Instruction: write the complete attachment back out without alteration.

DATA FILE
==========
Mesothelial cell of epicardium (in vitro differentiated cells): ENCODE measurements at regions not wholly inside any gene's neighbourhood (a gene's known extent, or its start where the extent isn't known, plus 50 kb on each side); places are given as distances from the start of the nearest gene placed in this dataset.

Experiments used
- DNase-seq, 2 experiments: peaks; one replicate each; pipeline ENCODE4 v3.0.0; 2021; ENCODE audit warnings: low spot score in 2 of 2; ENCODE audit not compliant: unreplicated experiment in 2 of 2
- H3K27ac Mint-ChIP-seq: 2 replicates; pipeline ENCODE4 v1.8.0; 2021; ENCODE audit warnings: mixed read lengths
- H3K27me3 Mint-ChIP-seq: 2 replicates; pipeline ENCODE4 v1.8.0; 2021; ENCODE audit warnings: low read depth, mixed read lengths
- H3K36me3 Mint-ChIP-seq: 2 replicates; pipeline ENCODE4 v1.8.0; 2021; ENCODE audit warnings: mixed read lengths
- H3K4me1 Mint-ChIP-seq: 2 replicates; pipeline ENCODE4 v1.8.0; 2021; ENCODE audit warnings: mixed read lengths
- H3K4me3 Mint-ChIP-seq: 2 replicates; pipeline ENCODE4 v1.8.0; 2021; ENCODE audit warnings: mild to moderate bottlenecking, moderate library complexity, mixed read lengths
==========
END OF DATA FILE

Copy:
Mesothelial cell of epicardium (in vitro differentiated cells): ENCODE measurements at regions not wholly inside any gene's neighbourhood (a gene's known extent, or its start where the extent isn't known, plus 50 kb on each side); places are given as distances from the start of the nearest gene placed in this dataset.

Experiments used
- DNase-seq, 2 experiments: peaks; one replicate each; pipeline ENCODE4 v3.0.0; 2021; ENCODE audit warnings: low spot score in 2 of 2; ENCODE audit not compliant: unreplicated experiment in 2 of 2
- H3K27ac Mint-ChIP-seq: 2 replicates; pipeline ENCODE4 v1.8.0; 2021; ENCODE audit warnings: mixed read lengths
- H3K27me3 Mint-ChIP-seq: 2 replicates; pipeline ENCODE4 v1.8.0; 2021; ENCODE audit warnings: low read depth, mixed read lengths
- H3K36me3 Mint-ChIP-seq: 2 replicates; pipeline ENCODE4 v1.8.0; 2021; ENCODE audit warnings: mixed read lengths
- H3K4me1 Mint-ChIP-seq: 2 replicates; pipeline ENCODE4 v1.8.0; 2021; ENCODE audit warnings: mixed read lengths
- H3K4me3 Mint-ChIP-seq: 2 replicates; pipeline ENCODE4 v1.8.0; 2021; ENCODE audit warnings: mild to moderate bottlenecking, moderate library complexity, mixed read lengths